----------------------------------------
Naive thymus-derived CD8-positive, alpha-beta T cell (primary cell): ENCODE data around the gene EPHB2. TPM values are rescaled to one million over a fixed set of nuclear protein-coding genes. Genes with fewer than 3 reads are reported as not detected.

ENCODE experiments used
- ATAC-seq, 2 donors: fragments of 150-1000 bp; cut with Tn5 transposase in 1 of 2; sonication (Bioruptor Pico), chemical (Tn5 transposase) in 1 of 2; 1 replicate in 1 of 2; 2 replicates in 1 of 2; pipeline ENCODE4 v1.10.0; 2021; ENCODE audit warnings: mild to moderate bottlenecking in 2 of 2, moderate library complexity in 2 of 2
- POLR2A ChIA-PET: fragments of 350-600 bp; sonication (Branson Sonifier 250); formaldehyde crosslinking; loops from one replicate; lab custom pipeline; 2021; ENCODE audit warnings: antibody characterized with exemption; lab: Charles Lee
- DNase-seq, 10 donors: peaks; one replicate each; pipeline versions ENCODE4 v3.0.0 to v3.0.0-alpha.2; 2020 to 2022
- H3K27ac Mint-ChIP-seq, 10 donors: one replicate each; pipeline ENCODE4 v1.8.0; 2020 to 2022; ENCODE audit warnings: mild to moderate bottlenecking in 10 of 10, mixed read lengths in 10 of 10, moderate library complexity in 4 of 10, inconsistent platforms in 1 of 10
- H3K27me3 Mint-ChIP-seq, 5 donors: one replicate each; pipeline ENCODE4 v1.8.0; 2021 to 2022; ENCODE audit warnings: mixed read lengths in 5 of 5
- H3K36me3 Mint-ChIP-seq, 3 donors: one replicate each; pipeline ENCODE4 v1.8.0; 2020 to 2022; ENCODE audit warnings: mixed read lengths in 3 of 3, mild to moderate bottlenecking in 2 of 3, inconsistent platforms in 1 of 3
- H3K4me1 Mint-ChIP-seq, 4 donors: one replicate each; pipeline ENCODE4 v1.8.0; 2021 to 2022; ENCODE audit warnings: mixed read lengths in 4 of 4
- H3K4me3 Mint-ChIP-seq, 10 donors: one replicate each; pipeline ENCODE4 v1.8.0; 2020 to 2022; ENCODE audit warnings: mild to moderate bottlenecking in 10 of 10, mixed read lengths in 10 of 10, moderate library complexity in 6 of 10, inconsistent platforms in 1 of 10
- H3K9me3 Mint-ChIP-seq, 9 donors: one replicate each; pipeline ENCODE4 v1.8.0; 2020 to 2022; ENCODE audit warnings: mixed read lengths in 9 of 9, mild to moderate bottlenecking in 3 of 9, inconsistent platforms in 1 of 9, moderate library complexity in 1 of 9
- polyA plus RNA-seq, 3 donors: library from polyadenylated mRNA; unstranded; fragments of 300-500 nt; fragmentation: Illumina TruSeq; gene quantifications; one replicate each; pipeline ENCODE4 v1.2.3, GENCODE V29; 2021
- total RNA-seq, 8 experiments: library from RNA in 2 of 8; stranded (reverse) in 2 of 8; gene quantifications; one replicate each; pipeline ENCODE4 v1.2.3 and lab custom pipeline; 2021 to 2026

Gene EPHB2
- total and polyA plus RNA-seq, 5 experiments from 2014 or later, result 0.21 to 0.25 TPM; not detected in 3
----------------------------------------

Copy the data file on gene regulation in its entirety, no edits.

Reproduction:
Naive thymus-derived CD8-positive, alpha-beta T cell (primary cell): ENCODE data around the gene EPHB2. TPM values are rescaled to one million over a fixed set of nuclear protein-coding genes. Genes with fewer than 3 reads are reported as not detected.

ENCODE experiments used
- ATAC-seq, 2 donors: fragments of 150-1000 bp; cut with Tn5 transposase in 1 of 2; sonication (Bioruptor Pico), chemical (Tn5 transposase) in 1 of 2; 1 replicate in 1 of 2; 2 replicates in 1 of 2; pipeline ENCODE4 v1.10.0; 2021; ENCODE audit warnings: mild to moderate bottlenecking in 2 of 2, moderate library complexity in 2 of 2
- POLR2A ChIA-PET: fragments of 350-600 bp; sonication (Branson Sonifier 250); formaldehyde crosslinking; loops from one replicate; lab custom pipeline; 2021; ENCODE audit warnings: antibody characterized with exemption; lab: Charles Lee
- DNase-seq, 10 donors: peaks; one replicate each; pipeline versions ENCODE4 v3.0.0 to v3.0.0-alpha.2; 2020 to 2022
- H3K27ac Mint-ChIP-seq, 10 donors: one replicate each; pipeline ENCODE4 v1.8.0; 2020 to 2022; ENCODE audit warnings: mild to moderate bottlenecking in 10 of 10, mixed read lengths in 10 of 10, moderate library complexity in 4 of 10, inconsistent platforms in 1 of 10
- H3K27me3 Mint-ChIP-seq, 5 donors: one replicate each; pipeline ENCODE4 v1.8.0; 2021 to 2022; ENCODE audit warnings: mixed read lengths in 5 of 5
- H3K36me3 Mint-ChIP-seq, 3 donors: one replicate each; pipeline ENCODE4 v1.8.0; 2020 to 2022; ENCODE audit warnings: mixed read lengths in 3 of 3, mild to moderate bottlenecking in 2 of 3, inconsistent platforms in 1 of 3
- H3K4me1 Mint-ChIP-seq, 4 donors: one replicate each; pipeline ENCODE4 v1.8.0; 2021 to 2022; ENCODE audit warnings: mixed read lengths in 4 of 4
- H3K4me3 Mint-ChIP-seq, 10 donors: one replicate each; pipeline ENCODE4 v1.8.0; 2020 to 2022; ENCODE audit warnings: mild to moderate bottlenecking in 10 of 10, mixed read lengths in 10 of 10, moderate library complexity in 6 of 10, inconsistent platforms in 1 of 10
- H3K9me3 Mint-ChIP-seq, 9 donors: one replicate each; pipeline ENCODE4 v1.8.0; 2020 to 2022; ENCODE audit warnings: mixed read lengths in 9 of 9, mild to moderate bottlenecking in 3 of 9, inconsistent platforms in 1 of 9, moderate library complexity in 1 of 9
- polyA plus RNA-seq, 3 donors: library from polyadenylated mRNA; unstranded; fragments of 300-500 nt; fragmentation: Illumina TruSeq; gene quantifications; one replicate each; pipeline ENCODE4 v1.2.3, GENCODE V29; 2021
- total RNA-seq, 8 experiments: library from RNA in 2 of 8; stranded (reverse) in 2 of 8; gene quantifications; one replicate each; pipeline ENCODE4 v1.2.3 and lab custom pipeline; 2021 to 2026

Gene EPHB2
- total and polyA plus RNA-seq, 5 experiments from 2014 or later, result 0.21 to 0.25 TPM; not detected in 3